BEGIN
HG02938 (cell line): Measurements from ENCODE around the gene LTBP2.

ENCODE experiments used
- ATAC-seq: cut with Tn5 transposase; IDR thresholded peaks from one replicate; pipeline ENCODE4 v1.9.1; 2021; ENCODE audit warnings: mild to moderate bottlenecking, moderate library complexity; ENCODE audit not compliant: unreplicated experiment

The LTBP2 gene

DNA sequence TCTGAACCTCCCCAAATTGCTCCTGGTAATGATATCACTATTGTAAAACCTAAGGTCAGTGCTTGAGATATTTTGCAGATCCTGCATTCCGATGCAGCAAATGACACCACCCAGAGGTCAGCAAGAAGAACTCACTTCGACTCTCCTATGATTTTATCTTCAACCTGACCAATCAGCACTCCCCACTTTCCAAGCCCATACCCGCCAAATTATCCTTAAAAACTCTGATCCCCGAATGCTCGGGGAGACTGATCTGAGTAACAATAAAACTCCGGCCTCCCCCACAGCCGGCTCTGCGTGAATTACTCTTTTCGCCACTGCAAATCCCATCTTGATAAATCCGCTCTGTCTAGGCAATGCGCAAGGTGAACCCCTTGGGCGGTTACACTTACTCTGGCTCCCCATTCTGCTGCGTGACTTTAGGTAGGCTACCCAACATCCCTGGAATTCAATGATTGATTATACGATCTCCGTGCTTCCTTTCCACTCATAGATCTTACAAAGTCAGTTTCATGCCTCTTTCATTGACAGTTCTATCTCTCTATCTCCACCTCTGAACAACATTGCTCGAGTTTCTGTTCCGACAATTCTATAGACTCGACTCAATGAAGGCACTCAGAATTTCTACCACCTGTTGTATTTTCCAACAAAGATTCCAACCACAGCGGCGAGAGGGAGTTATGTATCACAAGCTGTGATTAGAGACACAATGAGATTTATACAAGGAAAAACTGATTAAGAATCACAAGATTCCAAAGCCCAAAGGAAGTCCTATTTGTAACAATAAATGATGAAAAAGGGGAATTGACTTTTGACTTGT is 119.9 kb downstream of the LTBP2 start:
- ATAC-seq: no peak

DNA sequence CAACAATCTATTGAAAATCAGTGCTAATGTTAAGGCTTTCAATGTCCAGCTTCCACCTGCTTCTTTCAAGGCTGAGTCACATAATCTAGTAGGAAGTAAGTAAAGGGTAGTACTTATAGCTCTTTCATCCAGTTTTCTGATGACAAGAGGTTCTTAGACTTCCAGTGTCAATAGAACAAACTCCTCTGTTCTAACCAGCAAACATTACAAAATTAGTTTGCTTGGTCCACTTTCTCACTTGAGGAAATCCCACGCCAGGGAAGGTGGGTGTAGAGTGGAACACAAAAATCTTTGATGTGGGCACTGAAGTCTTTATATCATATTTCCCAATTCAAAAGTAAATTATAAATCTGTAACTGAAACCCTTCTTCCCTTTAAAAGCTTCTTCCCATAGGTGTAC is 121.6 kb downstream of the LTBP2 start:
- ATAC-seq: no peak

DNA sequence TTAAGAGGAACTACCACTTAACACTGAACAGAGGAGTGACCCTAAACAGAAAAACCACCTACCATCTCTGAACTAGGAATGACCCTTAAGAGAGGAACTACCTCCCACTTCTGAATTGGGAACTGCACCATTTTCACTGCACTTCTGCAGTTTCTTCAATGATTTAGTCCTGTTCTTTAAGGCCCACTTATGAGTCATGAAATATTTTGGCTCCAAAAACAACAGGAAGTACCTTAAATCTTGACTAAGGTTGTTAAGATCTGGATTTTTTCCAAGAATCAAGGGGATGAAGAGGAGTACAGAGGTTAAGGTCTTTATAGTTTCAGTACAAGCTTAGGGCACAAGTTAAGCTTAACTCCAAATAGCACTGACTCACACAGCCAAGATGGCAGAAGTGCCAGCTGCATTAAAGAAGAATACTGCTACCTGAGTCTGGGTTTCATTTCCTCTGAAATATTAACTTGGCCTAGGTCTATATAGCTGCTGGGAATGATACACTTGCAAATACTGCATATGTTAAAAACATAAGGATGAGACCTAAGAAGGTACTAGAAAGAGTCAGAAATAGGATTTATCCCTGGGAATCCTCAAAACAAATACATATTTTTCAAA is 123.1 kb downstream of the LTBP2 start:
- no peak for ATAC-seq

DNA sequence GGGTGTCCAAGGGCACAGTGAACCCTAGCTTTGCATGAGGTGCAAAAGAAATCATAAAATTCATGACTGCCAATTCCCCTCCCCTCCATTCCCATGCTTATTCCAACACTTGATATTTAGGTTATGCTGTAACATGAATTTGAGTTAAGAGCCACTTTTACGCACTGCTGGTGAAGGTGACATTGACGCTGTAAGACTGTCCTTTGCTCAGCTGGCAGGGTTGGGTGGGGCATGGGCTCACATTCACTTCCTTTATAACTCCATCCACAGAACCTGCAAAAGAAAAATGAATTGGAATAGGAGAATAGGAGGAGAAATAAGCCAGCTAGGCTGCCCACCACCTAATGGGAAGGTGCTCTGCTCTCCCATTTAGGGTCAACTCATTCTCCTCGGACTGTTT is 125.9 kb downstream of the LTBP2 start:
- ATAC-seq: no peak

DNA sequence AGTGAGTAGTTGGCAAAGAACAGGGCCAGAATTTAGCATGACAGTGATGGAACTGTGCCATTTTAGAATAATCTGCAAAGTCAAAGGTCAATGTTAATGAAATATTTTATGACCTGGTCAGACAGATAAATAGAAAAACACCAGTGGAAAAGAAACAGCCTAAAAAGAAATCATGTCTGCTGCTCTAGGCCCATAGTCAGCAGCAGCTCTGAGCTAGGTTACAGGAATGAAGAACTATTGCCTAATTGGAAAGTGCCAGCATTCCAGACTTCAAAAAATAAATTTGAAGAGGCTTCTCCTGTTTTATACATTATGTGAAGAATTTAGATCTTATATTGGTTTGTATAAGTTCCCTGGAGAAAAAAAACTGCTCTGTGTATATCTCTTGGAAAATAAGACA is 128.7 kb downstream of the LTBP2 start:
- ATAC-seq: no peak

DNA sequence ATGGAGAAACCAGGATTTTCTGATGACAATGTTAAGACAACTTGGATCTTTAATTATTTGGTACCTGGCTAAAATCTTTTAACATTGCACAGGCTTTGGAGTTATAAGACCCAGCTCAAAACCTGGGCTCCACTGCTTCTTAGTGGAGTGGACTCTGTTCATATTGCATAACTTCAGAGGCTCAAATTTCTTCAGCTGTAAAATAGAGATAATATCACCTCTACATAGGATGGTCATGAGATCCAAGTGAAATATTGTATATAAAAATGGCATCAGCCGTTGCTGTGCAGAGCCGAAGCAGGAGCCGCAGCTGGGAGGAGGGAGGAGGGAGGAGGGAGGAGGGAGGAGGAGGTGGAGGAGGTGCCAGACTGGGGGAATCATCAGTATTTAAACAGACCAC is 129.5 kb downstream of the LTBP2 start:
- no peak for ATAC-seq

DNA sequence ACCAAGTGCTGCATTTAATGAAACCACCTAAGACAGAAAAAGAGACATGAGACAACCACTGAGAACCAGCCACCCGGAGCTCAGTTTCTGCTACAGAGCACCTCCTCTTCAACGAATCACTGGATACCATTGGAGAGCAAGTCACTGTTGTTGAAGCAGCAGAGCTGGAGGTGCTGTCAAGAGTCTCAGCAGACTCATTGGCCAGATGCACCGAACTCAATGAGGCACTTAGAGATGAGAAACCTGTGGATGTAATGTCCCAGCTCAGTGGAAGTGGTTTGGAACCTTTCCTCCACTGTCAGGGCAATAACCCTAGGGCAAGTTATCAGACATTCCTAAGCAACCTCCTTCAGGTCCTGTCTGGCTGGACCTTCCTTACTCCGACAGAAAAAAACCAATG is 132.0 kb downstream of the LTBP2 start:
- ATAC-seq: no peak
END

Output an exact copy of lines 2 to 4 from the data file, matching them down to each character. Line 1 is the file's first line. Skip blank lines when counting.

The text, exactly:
ENCODE experiments used
- ATAC-seq: cut with Tn5 transposase; IDR thresholded peaks from one replicate; pipeline ENCODE4 v1.9.1; 2021; ENCODE audit warnings: mild to moderate bottlenecking, moderate library complexity; ENCODE audit not compliant: unreplicated experiment

The LTBP2 gene